We’re live in an age that values, and almost demands, multitasking.
I hate it.
One of the reasons I dislike it so strongly is that I see its impact on preparation, i.e., the time, thought, and energy devoted to the single task at hand. Trying to multitask inherently brings distraction. Distraction fosters delays. Delays usher in hurry. Hurry encourages less preparation, and with less preparation generally comes less desirable results.
Years ago, there was a popular sign hanging behind the counter at various establishments where craftsmanship was the stock and trade. It read, “Good. Fast. Cheap. Pick two.”
It communicated an unspoken message to the customer and set a standard for performance for the shop owner: quality work takes time, and trying to make it happen quickly benefits no one in the long run.
I’d like to add to that thought and provide you three things to consider as we try to reclaim and preserve The Lost Art of Preparation:
Think It Through. We all want the job. We all want approval. We all want to be the hero. But can you really deliver what you say you can? Do you have the skill set and the determination to follow through successfully? Have you accurately and thoroughly surveyed the entire scope of the work? We often underestimate the time and resources it will take to honor a commitment. Know before you commit. If you don’t know, you may want to ask for time to investigate or think about it. Most of the time, that will earn the respect of the person you’re dealing with. It will certainly be better than committing to something you can’t finish or can’t do well.
Do Less. In adopting a philosophy of preparation toward the things that are important to you might mean committing to do fewer things. That’s okay. You’re going to be the person that people can count on. Once you’ve thought it through and given your word that you’ll be prepared, that’s it. You can’t do this with a dozen things at once. You can certainly do it with one thing, perhaps two or three. Keep your commitment to preparation focused on a few prioritized objectives. Let everything else wait.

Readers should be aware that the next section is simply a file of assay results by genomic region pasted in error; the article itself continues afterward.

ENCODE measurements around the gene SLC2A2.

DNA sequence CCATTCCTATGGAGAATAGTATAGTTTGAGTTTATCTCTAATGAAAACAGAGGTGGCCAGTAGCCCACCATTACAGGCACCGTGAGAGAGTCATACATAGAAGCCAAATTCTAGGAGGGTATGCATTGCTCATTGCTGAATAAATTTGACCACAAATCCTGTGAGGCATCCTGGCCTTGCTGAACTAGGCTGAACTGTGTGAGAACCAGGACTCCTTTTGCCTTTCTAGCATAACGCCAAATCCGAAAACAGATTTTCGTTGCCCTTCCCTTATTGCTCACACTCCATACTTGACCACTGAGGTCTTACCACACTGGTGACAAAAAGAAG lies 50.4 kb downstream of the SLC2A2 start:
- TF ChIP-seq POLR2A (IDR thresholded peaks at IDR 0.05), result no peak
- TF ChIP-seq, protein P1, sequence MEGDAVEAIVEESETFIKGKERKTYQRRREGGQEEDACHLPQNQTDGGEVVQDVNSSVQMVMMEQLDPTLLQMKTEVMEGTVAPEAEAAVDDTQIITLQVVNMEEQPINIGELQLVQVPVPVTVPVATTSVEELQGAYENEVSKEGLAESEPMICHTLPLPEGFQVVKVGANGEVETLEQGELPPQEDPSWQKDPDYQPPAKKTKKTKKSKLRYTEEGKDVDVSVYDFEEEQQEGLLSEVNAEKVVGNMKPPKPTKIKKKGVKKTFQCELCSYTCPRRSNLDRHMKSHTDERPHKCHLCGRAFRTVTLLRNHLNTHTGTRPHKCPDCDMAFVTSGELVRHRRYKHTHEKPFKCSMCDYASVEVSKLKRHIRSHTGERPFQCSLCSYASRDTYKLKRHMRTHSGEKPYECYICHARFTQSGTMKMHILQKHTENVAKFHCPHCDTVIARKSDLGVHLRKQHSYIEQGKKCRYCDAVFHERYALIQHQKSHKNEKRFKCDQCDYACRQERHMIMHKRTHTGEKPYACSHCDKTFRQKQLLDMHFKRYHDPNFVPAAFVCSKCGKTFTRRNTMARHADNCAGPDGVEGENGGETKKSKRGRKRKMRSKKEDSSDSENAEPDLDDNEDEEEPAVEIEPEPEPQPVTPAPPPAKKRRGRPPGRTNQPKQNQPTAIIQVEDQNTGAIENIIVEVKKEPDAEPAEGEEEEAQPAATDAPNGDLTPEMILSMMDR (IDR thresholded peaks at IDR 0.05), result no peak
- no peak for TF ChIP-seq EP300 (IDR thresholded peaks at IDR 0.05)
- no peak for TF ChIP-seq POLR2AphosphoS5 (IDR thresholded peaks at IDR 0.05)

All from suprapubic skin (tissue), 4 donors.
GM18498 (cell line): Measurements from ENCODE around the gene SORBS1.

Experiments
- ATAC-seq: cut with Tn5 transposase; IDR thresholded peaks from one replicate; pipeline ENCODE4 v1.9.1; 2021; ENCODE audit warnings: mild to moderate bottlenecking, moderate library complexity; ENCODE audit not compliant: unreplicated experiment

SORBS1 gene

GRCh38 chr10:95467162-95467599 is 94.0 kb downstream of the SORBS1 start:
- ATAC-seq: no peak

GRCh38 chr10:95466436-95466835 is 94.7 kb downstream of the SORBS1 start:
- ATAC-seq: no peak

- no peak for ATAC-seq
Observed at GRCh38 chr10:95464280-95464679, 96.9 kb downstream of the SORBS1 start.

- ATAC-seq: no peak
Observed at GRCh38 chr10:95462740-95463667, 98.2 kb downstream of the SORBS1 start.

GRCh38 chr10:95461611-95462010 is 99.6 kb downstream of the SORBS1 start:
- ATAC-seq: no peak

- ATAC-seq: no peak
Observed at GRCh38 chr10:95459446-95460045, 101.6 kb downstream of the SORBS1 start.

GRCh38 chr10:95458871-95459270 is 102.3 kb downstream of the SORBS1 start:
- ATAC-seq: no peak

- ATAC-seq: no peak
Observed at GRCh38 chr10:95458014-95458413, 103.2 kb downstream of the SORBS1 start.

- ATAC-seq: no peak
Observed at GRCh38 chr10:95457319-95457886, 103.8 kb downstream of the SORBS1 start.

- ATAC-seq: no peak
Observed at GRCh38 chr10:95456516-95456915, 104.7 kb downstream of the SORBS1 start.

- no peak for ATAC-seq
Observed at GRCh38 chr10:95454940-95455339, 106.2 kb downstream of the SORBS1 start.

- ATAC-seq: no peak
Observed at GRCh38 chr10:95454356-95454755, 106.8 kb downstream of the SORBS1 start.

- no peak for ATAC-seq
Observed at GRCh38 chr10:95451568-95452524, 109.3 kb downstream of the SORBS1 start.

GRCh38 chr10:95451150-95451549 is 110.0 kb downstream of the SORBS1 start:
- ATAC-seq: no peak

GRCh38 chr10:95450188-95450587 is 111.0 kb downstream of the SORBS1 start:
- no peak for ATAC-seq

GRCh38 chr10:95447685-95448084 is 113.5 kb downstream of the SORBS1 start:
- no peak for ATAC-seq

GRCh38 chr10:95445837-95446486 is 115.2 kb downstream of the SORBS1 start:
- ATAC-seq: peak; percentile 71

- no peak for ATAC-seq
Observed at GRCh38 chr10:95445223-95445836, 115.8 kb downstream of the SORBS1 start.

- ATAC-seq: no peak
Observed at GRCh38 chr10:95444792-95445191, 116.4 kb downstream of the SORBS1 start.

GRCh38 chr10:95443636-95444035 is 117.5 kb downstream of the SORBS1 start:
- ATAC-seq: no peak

Preparation Communicates Importance. We prepare for things that are important to us, and the amount of preparation is often commensurate with the importance of something. A college degree often takes four years to acquire. We take that time because we think it will be an important factor in how our lives play out. We even start, as parents and students, preparing for college years before it’s time to apply, register, and attend class.
We prepare, plan, and dress up for events that are important to us: weddings, funerals, formal social functions like parties and proms, and significant religious ceremonies. Casual is overrated. It communicates no effort and no consideration for the event or people you’re there to honor. That’s fine for a bonfire at the beach. It’s inconsiderate for a memorial service.
So honor your work. Honor your friends and family. Honor yourself. Prepare.